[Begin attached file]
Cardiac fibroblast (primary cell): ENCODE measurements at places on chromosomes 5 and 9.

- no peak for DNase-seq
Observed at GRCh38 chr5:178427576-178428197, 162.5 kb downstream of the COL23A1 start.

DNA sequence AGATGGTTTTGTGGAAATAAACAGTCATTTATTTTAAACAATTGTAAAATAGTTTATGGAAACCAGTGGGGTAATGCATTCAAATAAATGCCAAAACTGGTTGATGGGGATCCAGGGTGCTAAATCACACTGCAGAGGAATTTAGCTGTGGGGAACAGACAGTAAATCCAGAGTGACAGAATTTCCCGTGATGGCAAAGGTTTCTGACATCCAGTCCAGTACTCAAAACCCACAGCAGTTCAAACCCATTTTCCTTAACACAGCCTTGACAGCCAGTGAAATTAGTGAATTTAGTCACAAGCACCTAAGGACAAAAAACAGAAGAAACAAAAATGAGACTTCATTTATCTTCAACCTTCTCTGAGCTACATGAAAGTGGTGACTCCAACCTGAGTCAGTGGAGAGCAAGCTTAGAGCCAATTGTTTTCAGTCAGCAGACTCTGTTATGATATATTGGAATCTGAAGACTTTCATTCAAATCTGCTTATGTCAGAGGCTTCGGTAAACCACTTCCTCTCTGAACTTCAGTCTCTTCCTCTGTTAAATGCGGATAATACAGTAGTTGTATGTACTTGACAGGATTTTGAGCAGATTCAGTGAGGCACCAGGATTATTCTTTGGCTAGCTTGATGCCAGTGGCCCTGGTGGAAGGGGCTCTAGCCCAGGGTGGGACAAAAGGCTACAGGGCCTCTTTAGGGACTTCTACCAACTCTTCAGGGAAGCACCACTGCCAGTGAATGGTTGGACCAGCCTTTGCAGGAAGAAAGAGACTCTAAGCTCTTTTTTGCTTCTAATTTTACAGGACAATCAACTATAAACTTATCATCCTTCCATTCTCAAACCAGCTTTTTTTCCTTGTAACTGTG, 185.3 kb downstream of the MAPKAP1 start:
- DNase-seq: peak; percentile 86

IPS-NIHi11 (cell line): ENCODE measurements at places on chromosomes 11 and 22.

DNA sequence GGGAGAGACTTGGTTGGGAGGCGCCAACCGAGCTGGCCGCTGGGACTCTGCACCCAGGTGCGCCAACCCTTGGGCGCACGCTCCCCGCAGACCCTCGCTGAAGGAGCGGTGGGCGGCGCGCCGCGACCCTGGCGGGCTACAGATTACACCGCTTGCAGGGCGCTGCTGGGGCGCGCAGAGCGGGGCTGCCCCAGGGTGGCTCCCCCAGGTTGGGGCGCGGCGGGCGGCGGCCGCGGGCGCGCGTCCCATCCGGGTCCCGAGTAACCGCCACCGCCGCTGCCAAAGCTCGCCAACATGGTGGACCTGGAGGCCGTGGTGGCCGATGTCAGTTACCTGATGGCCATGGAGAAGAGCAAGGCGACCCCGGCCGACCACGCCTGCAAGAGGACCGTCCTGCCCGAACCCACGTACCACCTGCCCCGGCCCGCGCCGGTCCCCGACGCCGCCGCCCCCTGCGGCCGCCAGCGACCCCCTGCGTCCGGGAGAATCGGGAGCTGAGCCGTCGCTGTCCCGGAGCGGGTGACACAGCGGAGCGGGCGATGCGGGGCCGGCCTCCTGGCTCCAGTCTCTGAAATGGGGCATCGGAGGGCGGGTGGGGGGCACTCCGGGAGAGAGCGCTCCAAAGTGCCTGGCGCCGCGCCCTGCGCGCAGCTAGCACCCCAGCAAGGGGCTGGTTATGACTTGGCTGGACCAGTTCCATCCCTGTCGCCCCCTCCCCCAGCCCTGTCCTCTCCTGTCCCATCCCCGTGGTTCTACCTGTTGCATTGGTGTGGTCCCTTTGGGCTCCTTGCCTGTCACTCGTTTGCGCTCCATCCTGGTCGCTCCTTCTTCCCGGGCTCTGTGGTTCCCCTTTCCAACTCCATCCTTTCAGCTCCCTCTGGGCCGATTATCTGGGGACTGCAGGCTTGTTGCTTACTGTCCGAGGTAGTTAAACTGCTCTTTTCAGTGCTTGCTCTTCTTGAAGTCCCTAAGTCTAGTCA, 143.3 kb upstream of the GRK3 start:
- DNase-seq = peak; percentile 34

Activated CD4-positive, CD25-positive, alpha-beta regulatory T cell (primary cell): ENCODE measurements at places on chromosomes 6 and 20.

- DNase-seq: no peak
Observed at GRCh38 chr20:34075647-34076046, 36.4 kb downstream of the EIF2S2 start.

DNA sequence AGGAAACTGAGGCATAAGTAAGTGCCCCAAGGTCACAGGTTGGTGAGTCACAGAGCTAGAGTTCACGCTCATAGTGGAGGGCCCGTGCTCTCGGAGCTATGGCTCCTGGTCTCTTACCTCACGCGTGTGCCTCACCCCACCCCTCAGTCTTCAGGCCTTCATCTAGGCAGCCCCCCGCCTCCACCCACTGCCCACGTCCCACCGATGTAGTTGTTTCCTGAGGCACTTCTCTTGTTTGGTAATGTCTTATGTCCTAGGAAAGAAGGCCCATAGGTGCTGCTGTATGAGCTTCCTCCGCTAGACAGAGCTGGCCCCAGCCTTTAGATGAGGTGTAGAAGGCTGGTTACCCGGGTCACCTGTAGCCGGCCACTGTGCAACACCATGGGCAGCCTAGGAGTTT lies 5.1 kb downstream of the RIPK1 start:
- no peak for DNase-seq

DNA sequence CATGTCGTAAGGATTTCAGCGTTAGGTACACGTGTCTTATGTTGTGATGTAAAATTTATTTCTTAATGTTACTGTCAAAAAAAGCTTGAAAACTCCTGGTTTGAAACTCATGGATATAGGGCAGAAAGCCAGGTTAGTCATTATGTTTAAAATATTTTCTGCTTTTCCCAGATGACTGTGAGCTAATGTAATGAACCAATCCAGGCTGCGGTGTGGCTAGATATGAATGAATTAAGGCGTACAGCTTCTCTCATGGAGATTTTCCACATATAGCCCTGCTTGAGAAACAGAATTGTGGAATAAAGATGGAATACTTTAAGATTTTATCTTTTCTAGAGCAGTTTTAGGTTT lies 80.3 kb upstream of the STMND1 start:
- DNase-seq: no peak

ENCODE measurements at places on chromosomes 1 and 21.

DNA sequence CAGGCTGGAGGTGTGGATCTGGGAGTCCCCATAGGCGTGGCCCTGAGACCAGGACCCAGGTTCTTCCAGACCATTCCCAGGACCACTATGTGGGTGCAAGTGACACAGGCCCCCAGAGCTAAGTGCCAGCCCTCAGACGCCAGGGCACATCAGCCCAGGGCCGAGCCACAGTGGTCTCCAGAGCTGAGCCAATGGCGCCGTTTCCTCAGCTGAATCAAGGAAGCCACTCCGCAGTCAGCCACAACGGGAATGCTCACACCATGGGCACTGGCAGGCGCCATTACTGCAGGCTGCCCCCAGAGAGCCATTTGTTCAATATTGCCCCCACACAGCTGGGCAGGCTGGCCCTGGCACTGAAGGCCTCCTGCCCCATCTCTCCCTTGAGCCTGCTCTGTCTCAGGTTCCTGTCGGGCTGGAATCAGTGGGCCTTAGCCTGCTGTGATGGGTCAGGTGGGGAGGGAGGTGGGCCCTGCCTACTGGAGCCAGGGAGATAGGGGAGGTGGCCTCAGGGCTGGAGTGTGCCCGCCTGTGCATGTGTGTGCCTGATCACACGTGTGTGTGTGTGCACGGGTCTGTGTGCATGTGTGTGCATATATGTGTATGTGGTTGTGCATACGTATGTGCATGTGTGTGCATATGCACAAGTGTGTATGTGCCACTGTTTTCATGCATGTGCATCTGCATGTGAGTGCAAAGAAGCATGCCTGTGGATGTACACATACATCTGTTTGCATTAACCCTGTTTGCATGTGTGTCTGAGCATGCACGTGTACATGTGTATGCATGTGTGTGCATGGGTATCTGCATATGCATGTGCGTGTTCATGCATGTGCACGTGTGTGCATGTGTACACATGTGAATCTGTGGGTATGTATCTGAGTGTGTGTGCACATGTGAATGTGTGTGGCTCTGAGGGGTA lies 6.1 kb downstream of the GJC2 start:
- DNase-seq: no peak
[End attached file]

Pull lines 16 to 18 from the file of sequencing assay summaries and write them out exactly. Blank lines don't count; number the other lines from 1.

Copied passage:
ENCODE measurements at places on chromosomes 1 and 21.

DNA sequence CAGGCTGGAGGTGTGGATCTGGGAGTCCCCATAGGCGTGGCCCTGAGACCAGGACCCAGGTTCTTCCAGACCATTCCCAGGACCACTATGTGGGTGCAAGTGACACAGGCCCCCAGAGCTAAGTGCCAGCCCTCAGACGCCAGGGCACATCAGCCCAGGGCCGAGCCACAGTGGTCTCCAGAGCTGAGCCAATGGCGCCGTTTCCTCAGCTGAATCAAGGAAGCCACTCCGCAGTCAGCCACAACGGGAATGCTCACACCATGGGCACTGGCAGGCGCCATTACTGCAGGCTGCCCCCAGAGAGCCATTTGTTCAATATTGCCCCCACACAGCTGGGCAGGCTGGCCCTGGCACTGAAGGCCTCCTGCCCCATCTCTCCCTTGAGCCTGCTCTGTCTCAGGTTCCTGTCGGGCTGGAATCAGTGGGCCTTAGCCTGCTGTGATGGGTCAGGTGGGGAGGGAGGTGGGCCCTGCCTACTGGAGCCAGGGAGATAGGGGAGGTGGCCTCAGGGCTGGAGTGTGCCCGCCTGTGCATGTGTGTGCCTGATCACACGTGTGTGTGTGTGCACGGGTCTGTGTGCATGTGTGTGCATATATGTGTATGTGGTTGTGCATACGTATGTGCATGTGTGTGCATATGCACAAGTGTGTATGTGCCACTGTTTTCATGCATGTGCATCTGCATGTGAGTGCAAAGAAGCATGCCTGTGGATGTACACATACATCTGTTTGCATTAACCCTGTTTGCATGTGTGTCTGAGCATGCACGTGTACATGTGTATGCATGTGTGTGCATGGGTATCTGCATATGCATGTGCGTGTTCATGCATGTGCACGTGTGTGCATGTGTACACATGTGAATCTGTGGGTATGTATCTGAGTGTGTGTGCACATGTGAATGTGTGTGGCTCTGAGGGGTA lies 6.1 kb downstream of the GJC2 start:
- DNase-seq: no peak